SHARM EL-SHEIKH, Egypt — Countries meeting in Egypt clinched a deal early Sunday that could send billions of dollars from wealthy countries to help developing nations treat the symptoms of climate change — but are still debating efforts to address the underlying disease.
In a victory for the countries that are burning, drowning and sweltering under the already-rampant impacts of global warming, the nearly 200 governments gathered here agreed to establish a new fund to aid the victims of climate change, sweeping aside decades of objections from the U.S. and Europe.
“It is a small victory for humankind,” said Avinash Persaud, special climate envoy to the prime minister of Barbados.
The announcement was met with loud applause in the summit meeting hall, after the talks had stretched through all of Saturday into the wee hours of Sunday local time. Delegates then begged for half an hour to review the final draft of a deal on which they had pinned any hope that this conference would show that governments intend to hasten their efforts to cut greenhouse gas pollution or shift away from fossil fuels.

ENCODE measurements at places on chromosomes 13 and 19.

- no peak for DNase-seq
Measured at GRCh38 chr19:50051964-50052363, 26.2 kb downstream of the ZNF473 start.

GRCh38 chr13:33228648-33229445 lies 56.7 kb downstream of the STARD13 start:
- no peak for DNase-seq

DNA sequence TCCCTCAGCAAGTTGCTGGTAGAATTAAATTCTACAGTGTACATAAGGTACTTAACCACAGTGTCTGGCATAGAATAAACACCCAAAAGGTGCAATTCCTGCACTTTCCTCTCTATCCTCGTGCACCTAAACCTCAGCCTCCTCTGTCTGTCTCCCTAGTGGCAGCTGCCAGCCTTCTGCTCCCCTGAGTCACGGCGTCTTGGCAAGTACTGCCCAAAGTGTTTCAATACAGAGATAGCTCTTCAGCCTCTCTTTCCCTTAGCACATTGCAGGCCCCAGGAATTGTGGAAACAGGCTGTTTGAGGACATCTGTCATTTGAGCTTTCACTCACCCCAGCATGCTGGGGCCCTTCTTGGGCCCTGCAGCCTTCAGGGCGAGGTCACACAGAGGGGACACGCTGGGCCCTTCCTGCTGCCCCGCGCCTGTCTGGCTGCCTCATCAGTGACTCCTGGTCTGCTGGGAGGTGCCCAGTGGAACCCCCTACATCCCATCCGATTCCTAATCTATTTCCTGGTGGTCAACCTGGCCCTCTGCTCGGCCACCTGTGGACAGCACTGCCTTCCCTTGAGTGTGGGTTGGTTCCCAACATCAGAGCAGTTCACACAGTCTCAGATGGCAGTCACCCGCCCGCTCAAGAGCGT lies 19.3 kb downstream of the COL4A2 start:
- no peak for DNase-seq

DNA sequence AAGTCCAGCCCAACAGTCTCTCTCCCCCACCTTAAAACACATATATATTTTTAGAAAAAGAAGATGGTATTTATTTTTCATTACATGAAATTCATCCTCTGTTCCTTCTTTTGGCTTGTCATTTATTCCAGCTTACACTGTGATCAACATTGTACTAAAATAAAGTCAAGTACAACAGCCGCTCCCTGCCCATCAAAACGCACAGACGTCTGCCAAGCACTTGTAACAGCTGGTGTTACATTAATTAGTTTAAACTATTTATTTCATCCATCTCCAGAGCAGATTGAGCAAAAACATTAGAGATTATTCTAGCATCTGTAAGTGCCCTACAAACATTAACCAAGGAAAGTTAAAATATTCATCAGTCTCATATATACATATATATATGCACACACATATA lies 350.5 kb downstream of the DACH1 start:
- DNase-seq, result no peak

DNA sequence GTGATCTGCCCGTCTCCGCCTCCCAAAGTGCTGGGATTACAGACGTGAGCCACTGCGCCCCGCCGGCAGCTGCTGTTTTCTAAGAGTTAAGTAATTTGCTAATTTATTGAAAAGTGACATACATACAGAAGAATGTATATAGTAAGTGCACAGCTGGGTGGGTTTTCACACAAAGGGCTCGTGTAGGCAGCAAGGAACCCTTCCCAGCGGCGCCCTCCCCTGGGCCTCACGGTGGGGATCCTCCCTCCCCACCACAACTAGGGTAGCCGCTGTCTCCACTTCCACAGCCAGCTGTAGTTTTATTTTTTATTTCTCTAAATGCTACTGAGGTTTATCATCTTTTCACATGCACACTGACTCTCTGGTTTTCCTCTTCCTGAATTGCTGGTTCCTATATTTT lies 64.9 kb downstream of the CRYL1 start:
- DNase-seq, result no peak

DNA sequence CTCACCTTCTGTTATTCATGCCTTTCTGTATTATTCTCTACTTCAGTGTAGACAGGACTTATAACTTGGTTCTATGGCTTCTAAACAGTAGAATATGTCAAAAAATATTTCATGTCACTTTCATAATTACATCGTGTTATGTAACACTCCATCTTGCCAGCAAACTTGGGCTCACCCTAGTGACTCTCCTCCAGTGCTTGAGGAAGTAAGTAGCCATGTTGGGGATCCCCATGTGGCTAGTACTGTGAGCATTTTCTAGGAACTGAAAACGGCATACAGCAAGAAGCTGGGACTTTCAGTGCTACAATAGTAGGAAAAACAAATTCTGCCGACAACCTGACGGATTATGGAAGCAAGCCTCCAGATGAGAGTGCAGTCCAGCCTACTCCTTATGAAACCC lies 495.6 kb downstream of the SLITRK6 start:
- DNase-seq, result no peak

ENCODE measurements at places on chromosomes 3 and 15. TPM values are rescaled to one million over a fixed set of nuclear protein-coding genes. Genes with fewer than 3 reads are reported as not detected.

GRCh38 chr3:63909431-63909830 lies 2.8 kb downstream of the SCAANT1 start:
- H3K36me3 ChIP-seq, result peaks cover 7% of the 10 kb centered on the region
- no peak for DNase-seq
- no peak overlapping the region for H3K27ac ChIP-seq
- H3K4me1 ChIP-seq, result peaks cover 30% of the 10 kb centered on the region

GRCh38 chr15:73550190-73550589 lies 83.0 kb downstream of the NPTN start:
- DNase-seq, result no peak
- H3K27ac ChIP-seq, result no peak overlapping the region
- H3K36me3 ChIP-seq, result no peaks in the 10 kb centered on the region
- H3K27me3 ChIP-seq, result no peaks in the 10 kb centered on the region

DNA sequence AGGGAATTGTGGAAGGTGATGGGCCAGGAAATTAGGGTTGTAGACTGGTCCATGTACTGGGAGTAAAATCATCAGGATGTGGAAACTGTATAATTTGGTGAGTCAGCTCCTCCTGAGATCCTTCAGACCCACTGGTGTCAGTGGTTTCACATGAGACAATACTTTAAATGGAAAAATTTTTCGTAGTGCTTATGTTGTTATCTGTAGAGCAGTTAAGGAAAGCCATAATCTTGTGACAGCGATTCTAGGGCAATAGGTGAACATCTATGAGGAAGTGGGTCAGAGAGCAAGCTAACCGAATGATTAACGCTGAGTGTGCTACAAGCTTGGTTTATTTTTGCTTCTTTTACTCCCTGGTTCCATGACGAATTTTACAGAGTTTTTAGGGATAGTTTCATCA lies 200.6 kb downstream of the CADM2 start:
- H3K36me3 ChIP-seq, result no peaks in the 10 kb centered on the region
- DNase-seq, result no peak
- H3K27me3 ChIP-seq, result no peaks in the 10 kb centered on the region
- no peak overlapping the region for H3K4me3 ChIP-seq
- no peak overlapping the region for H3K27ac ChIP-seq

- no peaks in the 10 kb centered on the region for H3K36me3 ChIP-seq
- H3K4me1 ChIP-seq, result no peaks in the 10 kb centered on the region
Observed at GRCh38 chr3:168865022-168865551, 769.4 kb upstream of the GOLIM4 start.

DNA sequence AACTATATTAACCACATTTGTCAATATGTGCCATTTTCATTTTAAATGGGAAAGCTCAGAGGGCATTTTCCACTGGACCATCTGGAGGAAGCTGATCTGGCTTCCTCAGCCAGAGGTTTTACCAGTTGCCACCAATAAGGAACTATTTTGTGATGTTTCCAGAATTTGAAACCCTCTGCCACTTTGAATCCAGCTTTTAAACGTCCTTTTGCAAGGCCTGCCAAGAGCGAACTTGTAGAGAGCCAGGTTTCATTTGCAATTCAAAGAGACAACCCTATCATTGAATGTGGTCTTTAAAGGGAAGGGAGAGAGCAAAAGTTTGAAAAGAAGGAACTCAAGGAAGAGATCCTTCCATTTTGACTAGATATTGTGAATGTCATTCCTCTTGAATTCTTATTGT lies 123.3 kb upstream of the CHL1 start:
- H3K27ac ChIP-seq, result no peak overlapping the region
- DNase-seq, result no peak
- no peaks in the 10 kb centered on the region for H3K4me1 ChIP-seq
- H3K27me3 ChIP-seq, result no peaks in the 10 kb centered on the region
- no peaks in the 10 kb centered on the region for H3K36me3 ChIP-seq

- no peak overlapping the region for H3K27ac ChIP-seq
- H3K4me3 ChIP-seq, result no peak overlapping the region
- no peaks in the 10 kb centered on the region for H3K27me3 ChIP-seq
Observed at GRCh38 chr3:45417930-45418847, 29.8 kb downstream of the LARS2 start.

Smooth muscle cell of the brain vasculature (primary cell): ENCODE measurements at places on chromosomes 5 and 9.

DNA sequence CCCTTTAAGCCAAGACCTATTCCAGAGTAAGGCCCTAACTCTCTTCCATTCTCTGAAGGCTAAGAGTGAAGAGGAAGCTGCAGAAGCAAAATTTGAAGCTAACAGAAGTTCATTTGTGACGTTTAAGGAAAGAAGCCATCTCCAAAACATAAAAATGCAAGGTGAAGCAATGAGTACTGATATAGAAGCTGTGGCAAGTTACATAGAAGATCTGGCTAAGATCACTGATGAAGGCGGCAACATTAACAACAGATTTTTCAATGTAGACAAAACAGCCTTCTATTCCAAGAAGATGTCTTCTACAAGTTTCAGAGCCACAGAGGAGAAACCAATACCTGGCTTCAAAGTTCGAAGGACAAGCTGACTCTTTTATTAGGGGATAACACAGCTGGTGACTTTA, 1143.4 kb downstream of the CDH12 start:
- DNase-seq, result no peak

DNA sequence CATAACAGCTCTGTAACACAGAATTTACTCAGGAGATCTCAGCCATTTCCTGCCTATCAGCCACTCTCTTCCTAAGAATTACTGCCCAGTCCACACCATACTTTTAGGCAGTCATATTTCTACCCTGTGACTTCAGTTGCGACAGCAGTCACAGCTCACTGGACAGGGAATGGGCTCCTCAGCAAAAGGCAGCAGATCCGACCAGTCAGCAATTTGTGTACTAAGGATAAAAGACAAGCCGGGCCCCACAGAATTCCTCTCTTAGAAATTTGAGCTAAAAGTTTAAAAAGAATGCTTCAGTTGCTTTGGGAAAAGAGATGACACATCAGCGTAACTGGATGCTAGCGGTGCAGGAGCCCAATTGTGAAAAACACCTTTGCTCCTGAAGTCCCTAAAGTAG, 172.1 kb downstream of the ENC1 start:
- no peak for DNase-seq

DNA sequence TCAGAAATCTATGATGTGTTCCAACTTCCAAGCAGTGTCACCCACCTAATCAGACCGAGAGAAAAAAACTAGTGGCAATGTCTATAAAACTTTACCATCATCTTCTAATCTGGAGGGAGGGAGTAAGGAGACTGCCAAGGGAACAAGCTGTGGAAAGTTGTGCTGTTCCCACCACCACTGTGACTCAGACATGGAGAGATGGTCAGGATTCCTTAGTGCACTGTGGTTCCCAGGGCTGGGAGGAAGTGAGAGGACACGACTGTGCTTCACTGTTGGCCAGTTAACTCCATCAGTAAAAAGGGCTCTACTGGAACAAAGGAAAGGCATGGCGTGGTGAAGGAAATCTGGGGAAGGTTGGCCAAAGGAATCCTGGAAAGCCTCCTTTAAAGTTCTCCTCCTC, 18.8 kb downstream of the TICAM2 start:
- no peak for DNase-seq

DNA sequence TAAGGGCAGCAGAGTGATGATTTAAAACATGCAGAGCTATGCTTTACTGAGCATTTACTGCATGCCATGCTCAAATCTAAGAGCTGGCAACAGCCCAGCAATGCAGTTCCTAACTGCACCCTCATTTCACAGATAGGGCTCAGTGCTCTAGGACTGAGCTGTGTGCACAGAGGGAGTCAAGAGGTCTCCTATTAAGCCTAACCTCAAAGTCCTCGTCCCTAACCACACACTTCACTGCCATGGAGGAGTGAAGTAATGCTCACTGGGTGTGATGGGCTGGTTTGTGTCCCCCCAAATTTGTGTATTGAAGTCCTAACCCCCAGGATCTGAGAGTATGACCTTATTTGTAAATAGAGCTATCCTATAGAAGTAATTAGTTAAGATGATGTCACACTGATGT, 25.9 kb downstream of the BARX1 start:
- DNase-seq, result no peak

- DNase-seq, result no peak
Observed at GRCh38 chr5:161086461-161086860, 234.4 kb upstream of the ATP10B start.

The deal came together after weeks of grumbling by developing nations about U.S. stinginess, a slight melting of frosty relations between Washington and Beijing, and a last-minute threat by European negotiators to abandon the talks. Appearances by President Joe Biden and incoming Brazilian leader Luiz Inácio Lula da Silva punctuated the U.N. summit, U.S. climate envoy John Kerry came down with COVID-19 at the critical moment, and delegates complained about food shortages and a river of sewage that ran through the negotiation compound.
The post ‘Small victory for humankind’: EU, US agree to climate payments appeared first on Politico.